Writing Demons: Origins

Because it’s October and Halloween is this month, I wanted to share some worldbuilding posts about my demons.

To start, what do I mean by “demons”. 

As I was reminded at my Writing Critique, everyone has a very distinct idea of what demons are. Especially in a Christian context, demons are associated with corruption, evil, and the more nefarious imaginings of the underworld.

My demons are not hell-spawn (although some are chthonic based, but that’s entirely different imagining). That’s not to say they aren’t vicious, feral, and incredibly deadly compared to humans. But most other animals (and some plants) are deadlier than humans.

Before I proceed any further, I think it’s best to explain all the different types of demons that exist in my writing and mini cultural explanation and the source of their inspiration (if available).

Tree demons

kresvyik “crest-vick”: Their special gift is an ability to detect the blood of every living creature. They are the most prevalent type of demon on the Tree and have recurring bouts of heightened blood lust when they spill blood more indiscriminately and recklessly. On the Tree, these were regulated by family group and are associated with the crescent moon. After the Tree’s destruction, the rampages become a problem because humans and other animals not native to the Tree have much weaker skeletons and bodies; they do not bounce back as easily from being sliced. Inspired partially by Yu Yu Hakusho.

vukor “voo-core”: Their special gift is their nuanced senses, correlating them strongly to animals. They are one of the few types that mate for life and raise their young (they also can have multiple births, which is rare among Tree demons). They have no cohesive society; each individual family or pair handle their own affairs. They are usually ignored by most other Tree demons. Inspired by daimon.

valyys “val-liss”: Their special gift is their ability to decipher the secret desires of individuals. They are prominently female and have the most stable society. They work heavily with plants and, prior to the Tree’s description, would cultivate seeds and saplings off it’s bark. They are skilled in creating illusions and devouring other creatures’ life-force (this occurs more often after the Tree’s destruction and they have to live among humans). Inspired by succubus, Anglophone witches, lilitu (maybe lilin), and lamashtu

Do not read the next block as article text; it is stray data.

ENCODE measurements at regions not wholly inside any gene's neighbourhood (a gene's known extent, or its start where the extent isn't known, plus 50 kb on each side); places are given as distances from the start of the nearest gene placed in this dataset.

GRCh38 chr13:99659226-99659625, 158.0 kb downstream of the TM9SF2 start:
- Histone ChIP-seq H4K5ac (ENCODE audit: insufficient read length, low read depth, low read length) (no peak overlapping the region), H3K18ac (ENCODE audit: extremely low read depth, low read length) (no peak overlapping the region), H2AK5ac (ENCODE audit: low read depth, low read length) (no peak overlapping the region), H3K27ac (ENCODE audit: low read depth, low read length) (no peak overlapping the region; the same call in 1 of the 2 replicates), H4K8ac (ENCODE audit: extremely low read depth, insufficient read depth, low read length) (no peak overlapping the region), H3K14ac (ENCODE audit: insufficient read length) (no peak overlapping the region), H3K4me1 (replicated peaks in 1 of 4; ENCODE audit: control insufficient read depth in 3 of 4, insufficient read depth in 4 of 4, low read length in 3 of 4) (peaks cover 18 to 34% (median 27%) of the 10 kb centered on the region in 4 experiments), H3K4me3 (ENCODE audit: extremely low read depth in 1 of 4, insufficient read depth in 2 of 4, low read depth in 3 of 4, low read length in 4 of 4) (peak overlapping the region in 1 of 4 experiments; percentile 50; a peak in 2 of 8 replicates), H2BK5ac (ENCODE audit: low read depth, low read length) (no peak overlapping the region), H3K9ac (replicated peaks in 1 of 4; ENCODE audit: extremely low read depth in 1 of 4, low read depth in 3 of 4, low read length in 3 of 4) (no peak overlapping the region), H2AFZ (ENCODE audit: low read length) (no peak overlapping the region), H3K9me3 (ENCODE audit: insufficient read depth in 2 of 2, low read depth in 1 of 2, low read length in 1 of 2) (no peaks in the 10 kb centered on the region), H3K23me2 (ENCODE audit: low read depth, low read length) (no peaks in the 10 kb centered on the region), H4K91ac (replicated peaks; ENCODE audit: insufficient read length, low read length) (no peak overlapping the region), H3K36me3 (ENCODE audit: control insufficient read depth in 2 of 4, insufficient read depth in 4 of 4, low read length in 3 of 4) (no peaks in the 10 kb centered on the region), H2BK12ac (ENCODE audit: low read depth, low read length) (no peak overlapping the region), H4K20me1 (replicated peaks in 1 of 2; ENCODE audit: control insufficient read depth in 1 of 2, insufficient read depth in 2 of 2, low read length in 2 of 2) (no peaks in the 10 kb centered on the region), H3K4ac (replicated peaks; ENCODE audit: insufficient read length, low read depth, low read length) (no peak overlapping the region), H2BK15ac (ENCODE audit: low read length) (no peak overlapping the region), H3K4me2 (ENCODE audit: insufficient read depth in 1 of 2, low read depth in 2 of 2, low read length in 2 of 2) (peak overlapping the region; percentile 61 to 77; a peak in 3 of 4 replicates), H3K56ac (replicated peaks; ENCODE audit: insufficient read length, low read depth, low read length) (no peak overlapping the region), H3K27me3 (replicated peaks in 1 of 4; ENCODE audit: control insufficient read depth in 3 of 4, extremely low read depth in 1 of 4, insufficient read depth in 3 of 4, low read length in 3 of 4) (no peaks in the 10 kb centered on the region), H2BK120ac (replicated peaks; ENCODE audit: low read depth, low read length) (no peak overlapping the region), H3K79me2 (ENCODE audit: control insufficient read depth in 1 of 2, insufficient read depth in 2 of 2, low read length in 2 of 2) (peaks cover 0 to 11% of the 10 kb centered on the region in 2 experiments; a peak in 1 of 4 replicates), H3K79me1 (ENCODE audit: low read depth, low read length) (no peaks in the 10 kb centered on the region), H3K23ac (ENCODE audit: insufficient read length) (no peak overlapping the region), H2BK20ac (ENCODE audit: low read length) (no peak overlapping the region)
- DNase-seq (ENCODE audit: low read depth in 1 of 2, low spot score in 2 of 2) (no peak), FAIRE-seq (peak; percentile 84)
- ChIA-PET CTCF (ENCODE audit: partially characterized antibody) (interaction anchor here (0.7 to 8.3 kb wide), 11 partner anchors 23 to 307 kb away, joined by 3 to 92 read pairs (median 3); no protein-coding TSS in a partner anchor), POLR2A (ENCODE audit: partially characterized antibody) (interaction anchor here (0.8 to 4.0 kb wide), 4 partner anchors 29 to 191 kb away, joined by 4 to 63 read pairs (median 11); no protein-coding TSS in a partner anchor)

iksva “ick-ssva“: Their special gift is an ability to transform their shape and/or are associated strongly with specific substances (stone, ice, fire, bone, wind). They are very free-roaming and can be very territorial (especially stone iksva). They have flexible genetic material that I’m still currently researching. They are the most adaptable type of Tree demon. Inspired partially by shedu/lamassu, lilitu, and jinn.

There are also demons that don’t fit any of these types. They are considered “feral” because they have no concrete gift given by the Moon.

See the Tzitzimitl for a non Tree inspired view of them (at least for some of my fantasy cultures).

Non Tree demons

fire demons: They have a highly stratified culture, with especially attention on lineage, tradition, and law. They can create fire, but it’s not necessary. They are mercurial and can change shape. They can travel through most space easily (except water). Most demon royalty have some familial relation to this type. Outliers live in old wells and buildings. Inspired by jinn and the mention of their kingdoms in 1001 Nights, The Adventures of Sayf ben Dhi Yazan, and Arab and Jewish folktales.

water demons: They are specially adapted to semi-aquatic life and live in small village archipelagos. They have a high tolerance to poisons and can travel through spaces easily (air or ground). They are also, according to my notes, one of the more populous types.

mountain demons: They are the largest of the non Tree demons and transcribe their history on stones. They are very durable and strong. They are adapted to colder climates and do occasionally eat humans. They live in single family units with a large family range. Socially, they place great emphasis on oral traditions and memorization. Inspired by rakshasa (especially Hidimbi from the Mahabharata).

blood demons: They are very ruthless and hematophagous. They live in complex metropolises within a rigid society but have an elective monarchy. They have strongly defined rituals. Inspired partially by vampires and (maybe) tlahuelpuchi.

chthonic demons: My personal favorite demon type. They have underground origins with a strong cultural emphasis on stories and song. They cannot change shape and travel underground easily. They are very strong and have excellent memories. Inspired by yaksha and Lankan rakshasa from the Ramayana 

I’m sure there’s more types than these, but these are the ones I know the most about and are the most prevalent.


One thought on “Writing Demons: Origins

  1. Pingback: Writing Demons: Mythology | The Siren's Sword

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